These alumni, like many SJMC undergraduates, found some of their most meaningful learning opportunities outside of the classroom by participating in the School's student organizations. These organizations offer students the chance to meet and discuss professional interests with other students, faculty and members of the professional community. The School's Ad Club, the local chapter of the Public Relations Student Society of America and the student chapter of the Society of Professional Journalists, the National Student Advertising Competition, and the SJMC's multicultural student organization PRISM all sponsor activities such as workshops, guest speakers and field trips.
Meghan Norris, B.A. '07, says that her experience on the award-winning NSAC team prepared her for agency life far more than any other experience as a student. Today, Norris is an account executive with McCann Erickson in New York.
"A lot of team work went into the NSAC project--and it wasn't always rosy and happy," she says. "We had to work together very closely, day and night, and learn how to communicate effectively."
Mastering the art of argument and learning how to think critically and strategically have been key to her success in the ad world--and she credits Howard Liszt, senior fellow in the SJMC and adviser to the NSAC team, and her peers for teaching her how to do that. "I learned that it is OK to disagree and argue your point. You just have to know how to support your case."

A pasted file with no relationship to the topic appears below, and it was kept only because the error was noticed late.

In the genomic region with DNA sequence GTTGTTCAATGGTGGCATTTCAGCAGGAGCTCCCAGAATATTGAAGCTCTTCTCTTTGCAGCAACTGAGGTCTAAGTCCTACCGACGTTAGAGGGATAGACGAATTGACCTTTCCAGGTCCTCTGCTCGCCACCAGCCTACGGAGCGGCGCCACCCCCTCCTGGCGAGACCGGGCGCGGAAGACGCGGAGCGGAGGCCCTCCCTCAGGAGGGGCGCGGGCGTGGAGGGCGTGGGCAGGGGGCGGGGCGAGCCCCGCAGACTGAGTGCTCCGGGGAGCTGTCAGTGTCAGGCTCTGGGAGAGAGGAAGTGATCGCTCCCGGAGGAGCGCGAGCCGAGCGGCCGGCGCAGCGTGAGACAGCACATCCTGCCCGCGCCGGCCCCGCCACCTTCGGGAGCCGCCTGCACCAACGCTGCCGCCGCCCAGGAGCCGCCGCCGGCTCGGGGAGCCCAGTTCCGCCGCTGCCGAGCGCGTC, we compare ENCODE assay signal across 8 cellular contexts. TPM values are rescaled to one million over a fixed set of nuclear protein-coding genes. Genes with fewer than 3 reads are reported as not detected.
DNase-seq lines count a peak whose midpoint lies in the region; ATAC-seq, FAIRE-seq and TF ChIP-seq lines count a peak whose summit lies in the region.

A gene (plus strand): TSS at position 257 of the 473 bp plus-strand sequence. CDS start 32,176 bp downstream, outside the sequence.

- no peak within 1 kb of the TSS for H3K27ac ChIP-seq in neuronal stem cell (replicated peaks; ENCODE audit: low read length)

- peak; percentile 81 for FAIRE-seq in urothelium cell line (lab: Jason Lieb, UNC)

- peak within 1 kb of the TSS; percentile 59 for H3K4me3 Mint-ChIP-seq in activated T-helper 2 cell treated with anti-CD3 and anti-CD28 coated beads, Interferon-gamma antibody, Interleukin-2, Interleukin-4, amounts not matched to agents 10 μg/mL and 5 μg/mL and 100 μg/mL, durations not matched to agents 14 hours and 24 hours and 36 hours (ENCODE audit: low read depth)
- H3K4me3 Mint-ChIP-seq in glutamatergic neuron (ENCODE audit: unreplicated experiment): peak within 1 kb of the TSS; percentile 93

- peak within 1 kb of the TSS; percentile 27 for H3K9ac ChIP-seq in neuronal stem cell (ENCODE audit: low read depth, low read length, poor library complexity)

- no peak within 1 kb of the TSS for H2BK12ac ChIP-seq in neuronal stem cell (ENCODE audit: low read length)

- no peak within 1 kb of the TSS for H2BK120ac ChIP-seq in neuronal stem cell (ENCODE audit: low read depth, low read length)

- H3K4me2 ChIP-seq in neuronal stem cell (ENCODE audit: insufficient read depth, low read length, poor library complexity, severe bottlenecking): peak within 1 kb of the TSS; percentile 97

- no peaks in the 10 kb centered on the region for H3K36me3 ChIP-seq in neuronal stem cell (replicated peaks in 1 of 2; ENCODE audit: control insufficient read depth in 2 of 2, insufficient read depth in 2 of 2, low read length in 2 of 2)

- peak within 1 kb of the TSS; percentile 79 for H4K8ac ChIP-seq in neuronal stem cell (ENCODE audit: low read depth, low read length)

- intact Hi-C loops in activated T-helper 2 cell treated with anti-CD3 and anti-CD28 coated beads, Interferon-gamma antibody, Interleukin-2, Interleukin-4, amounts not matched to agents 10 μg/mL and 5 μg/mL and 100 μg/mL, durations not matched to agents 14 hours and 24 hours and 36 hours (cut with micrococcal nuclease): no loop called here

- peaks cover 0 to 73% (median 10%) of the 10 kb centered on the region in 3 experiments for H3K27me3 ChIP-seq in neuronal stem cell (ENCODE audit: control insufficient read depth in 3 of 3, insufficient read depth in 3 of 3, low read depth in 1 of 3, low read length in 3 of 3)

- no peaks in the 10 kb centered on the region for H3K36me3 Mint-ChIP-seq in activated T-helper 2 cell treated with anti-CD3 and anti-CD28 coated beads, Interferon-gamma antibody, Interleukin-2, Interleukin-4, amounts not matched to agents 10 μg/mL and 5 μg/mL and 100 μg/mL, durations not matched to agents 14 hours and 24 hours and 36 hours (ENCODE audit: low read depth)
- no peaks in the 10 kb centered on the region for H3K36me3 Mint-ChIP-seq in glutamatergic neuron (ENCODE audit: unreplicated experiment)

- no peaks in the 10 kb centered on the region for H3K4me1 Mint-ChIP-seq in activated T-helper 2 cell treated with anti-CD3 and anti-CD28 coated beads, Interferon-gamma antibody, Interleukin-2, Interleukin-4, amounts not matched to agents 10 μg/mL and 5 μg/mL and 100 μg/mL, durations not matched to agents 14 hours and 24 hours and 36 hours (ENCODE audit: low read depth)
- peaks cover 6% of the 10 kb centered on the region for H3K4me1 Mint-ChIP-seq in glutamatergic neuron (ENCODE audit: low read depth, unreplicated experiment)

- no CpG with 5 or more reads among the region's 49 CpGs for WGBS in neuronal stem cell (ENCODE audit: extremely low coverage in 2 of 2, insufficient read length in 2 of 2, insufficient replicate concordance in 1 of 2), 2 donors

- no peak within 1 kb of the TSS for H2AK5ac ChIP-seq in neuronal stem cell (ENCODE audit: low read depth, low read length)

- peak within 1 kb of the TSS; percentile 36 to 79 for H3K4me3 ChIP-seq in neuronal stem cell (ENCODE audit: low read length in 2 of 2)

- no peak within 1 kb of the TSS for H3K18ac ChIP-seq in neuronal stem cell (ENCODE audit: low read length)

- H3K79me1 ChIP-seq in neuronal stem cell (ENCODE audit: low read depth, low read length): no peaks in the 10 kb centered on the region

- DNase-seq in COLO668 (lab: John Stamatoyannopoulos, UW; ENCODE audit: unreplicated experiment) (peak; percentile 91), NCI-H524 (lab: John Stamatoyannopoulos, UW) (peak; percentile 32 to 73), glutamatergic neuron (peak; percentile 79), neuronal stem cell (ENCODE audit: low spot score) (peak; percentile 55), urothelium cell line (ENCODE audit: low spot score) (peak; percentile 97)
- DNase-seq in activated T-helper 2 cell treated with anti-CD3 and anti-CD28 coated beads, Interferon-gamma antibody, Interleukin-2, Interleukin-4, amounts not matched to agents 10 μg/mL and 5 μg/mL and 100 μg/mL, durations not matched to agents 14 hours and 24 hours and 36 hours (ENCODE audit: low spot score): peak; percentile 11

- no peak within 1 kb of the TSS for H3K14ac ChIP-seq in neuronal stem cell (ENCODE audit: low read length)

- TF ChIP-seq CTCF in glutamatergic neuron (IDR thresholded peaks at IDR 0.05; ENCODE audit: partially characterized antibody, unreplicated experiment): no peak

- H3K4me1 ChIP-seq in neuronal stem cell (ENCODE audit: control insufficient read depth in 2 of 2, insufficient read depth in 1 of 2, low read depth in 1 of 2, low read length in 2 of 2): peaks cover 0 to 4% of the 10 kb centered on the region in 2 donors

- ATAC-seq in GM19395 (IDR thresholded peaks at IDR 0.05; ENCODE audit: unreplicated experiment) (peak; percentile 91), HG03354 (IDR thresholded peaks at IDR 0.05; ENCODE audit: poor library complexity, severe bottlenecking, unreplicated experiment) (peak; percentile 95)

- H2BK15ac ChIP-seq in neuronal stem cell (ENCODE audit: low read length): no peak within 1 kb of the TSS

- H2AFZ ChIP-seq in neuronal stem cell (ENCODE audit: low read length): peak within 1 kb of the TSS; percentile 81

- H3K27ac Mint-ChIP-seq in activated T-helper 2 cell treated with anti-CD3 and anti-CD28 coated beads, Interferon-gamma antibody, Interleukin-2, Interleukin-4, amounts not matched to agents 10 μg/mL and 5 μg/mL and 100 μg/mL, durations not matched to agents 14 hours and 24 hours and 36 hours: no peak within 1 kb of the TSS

Norris, whose days are now spent managing the Staples and Dentyne accounts at McCann Erickson, says that being a part of the NSAC team taught her to be highly aware of her surroundings and her industry--a characteristic that she admits she doesn't always see in her colleagues. "I don't think many young professionals get the experience that I did through NSAC," she says. "You have to be totally immersed in what you are doing, not just what is happening with your account or your client, but also with the industry and your competition. NSAC taught me the importance of that."
To be sure, classroom and extracurricular activities are not the sum of the student experience. Faculty advising is central to the success of a student's academic career. Unlike any other unit in the College of Liberal Arts (CLA), the SJMC assigns a faculty adviser to every journalism major. Other CLA departments have a staff member who serves as an adviser. Having the connection with a faculty member is unique and gives students a sense of belonging.
"The J-school doesn't hold your hand, but it is always there to support you," says Norris. "Having an adviser like professor Wackman was critical. The guidance and encouragement he gave me were invaluable."
Nyquist adds, "Being able to get to know professors one-on-one, especially in a program the size of the SJMC, is really important. There's a sense of family, and I really feel that my professors got to know me and understand my goals and objectives."
These alumni, like so many students, took advantage of the resources and opportunities provided by the SJMC. Students can find inspiration in a variety of ways--through dynamic classroom opportunities in local newsrooms, meaningful connections with faculty and participation in student organizations.
Fostering lifelong connections and creating experiences that go beyond the classroom are the foundation of the SJMC's educational mission. This distinctive undergraduate experience prepares our students to be leaders in the fields of professional journalism, professional strategic communication and mass communication, as evidenced by these alums.